– I am unable to believe muddled nonsense that is designed to appeal to our vanity and fear of obliteration.

  – And I really don’t care that some say they get comfort, joy and morality from their belief; their morality no more derives from God as mine does from Superman and emotions don’t make any of it true.

So, faith – what good is it? If your answer is it enables you to believe the impossible, then isn’t it just another word for delusion?





7 thoughts on “Faith by any other name (is still a waste of time)

  1. Faith is the belief in something that cannot be proven.

    Therefore, atheism, the belief that everything just happened all by itself is 100% faith-based.

    The existence of God, however, can be proven through simple reasoning and has also been proven by the discoveries of modern science.


  2. Neil,

    The Creator is the First Cause of everything.

    That is simple logic.

    That you the atheist, scoff at logic is completely natural.

    The 100% faith-based creeds like atheism must necessarily scoff at logic.


    • What logic is that then?
      The ‘logic’ that makes its conclusion its premise (‘the Creator is the First Cause’)?
      The ‘logic’ that presupposes there was a first cause? Many scientist postulate not, that the universe has always existed in some form or other.
      The ‘logic’ that insists a supremely intelligent being must always have existed while the universe, which we know for certain does, hasn’t? You exchange the empirically demonstrable for a hypothetical and unsupported supposition.
      The ‘logic’ that overlooks the point that a God cannot have been the First Cause. If he existed before the creation of the universe as you insist, then where did he(?) come from? Was there a Cause – the one that made him – before the First Cause? And if there was, what caused that cause? Unless this God made himself (from what? Nothing?) then you, and he, are caught in an infinite regression with this claim.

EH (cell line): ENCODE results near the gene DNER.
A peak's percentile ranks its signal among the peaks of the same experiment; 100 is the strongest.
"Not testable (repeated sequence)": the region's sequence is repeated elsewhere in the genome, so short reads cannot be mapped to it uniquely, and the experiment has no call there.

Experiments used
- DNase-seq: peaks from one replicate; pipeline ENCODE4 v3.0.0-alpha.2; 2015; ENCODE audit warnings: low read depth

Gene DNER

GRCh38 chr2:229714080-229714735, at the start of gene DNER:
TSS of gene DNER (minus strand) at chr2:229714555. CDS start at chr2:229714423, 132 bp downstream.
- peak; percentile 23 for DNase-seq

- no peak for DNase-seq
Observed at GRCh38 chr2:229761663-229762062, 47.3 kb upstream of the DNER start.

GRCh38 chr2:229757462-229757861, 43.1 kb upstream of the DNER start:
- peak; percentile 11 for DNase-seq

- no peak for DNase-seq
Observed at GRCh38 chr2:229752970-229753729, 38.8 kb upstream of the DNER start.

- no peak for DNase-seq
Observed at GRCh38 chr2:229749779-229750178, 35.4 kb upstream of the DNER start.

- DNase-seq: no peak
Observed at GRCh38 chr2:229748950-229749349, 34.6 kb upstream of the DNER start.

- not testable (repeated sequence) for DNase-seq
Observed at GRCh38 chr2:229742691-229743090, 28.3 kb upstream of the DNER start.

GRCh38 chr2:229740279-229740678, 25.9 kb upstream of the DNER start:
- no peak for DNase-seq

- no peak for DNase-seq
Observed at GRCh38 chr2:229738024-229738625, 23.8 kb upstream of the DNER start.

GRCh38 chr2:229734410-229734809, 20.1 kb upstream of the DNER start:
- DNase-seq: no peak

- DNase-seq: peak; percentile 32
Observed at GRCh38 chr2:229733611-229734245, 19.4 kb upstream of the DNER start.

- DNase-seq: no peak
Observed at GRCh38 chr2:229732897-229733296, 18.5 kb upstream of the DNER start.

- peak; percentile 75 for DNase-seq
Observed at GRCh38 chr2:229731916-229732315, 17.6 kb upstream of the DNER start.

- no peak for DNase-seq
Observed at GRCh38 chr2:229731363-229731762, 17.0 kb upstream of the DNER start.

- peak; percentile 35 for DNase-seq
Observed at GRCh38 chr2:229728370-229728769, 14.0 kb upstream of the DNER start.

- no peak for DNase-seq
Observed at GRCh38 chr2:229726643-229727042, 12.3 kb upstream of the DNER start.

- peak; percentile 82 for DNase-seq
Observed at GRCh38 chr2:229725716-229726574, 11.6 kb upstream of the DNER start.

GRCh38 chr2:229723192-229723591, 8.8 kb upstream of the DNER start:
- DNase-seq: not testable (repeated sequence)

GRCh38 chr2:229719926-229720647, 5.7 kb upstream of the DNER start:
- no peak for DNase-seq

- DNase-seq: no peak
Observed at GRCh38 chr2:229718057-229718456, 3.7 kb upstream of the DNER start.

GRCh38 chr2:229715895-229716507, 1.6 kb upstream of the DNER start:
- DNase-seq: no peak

The ‘logic’ that proposes that the ‘First Cause Creator’ is the petulant tyrant of the Bible, preoccupied with punishment, blood sacrifice and foreskins? The assumption that the ‘First Cause’ is this pantomime villain is not logical at all but a massive, insupportable leap of faith.

      I could go on, but why bother. You are more interested in ad hominem attacks on atheists than in logic. I don’t, as you accuse me, disparage or scoff at logic at all, but rather your much flaunted inability to apply it.

      Liked by 1 person

      • That’s the way to do it; ignore everyone else’s points and re-post an unsupported (and insupportable) assertion from weeks ago.

        If this is the best you’ve got to offer, don’t bother commenting any more. If you do, and your comments are like this one, they won’t be appearing here. Up your game or stick to your own blog where your supporters don’t seem to care what you write.

        Liked by 1 person

  3. If the Judeo-Christian God is real, why would I want to put faith in him? He’s borderline with his emotion and reason. He talks about justice and love but has no qualms punishing people for eternity? Many may claim he is benevolent but yet in the Bible that many of his followers believe to be his word, he strikes them down with torture or death for some of the slightest things. Westernized nations balk at the idea of following ruthless, borderline dictator. Yet God’s followers proselytize that we have to follow him or else! That’s tyranny and I’m not standing for that!

    Liked by 1 person